The following was written by PLACE Volunteer and University of Ulster PhD Student Andrew Molloy as part of a critical writing workshop held at PLACE in January 2013.
This is a critical article on the MAC, meant as a companion piece to a critique of St George's Church by Andrew, found here.
I remember watching the MAC being constructed from the architecture studio of the neighbouring University of Ulster. I distinctly recall the surface of my black coffee shimmering as the building’s piles were driven down into the sleech upon which most of central Belfast rests. I later remember observing the jutting cast concrete forms and, comparing them to the drawings and renders of the building, thinking ‘too complicated, too much going on, too busy.’ In retrospect I see I was becoming ‘Architect,’ and ‘Architect’ could always do better, ‘Architect’ is always cynical.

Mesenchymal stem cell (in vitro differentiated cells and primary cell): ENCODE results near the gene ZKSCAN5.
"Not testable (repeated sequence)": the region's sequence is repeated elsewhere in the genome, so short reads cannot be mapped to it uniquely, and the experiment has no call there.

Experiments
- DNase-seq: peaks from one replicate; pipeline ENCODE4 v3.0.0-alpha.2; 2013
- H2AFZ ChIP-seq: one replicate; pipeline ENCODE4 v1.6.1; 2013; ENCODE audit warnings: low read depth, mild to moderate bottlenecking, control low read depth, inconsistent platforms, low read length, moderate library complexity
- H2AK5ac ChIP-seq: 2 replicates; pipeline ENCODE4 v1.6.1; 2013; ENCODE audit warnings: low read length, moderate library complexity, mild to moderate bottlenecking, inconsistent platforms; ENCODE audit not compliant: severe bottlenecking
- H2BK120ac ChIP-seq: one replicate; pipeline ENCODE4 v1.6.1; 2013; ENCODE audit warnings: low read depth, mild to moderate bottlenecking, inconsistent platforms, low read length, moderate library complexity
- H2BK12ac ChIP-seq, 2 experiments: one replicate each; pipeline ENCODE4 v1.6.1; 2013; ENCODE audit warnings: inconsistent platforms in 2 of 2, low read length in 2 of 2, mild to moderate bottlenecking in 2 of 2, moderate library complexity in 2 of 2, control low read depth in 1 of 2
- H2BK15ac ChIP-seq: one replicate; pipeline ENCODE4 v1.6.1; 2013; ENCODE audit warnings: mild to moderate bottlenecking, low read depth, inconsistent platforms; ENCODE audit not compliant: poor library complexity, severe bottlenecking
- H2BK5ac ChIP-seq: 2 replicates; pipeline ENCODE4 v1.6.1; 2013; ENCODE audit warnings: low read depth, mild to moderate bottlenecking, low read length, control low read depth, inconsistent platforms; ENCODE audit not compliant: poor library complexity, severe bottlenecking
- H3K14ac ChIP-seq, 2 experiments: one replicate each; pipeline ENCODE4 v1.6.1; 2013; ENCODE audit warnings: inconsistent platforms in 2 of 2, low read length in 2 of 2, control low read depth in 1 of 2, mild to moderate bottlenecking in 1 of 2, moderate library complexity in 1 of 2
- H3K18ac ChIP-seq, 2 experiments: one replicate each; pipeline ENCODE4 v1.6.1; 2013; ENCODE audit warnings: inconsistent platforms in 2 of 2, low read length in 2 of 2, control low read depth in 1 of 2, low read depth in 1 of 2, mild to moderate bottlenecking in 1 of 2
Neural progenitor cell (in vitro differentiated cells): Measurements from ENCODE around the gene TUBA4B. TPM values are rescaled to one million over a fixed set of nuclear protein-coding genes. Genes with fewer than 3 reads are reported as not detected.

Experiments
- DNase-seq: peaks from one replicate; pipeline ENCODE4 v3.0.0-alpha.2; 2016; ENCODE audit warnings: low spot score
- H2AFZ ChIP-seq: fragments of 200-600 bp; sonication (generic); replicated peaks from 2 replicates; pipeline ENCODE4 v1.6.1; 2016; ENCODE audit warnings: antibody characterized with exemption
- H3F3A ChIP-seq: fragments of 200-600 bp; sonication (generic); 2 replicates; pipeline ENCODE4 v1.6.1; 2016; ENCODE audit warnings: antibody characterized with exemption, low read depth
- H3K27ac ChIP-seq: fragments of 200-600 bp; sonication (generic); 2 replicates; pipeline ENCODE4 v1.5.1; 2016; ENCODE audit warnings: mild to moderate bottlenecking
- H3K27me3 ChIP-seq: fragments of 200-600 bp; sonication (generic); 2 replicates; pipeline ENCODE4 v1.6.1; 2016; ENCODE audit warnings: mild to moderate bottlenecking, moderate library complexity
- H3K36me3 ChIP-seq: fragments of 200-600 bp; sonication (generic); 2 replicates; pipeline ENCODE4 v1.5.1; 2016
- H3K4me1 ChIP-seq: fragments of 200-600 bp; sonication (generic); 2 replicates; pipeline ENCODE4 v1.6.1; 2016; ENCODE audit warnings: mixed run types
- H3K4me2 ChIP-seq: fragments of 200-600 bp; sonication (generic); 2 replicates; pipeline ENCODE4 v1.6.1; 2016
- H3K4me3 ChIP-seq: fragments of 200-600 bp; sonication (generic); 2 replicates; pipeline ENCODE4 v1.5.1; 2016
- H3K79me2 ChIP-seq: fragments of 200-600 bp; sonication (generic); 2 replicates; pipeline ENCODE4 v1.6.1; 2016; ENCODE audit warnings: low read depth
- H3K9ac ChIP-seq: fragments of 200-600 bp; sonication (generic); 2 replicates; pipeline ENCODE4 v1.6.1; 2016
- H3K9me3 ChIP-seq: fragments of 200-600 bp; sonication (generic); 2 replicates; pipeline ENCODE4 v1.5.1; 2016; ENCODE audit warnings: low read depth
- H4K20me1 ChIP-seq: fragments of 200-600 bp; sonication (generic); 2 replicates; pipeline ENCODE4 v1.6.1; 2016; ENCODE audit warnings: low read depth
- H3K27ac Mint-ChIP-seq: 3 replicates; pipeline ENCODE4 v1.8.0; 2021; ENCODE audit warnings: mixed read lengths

Now the MAC is open I am a regular visitor; be it for coffee with friends, visiting an exhibition in the galleries or informal tutorials and meetings as part of my research. It’s a building I make use of regularly, all of my initial reservations being erased by the elemental act of utility. In mid January 2013 I was lucky enough to be part of a group to receive a guided tour of the building by project-architect and associate of Hall McKnight architects Nigel Murray. This gave me opportunity to sort through my contradicting thoughts.
|The MAC, Saint Anne's Square, Belfast.|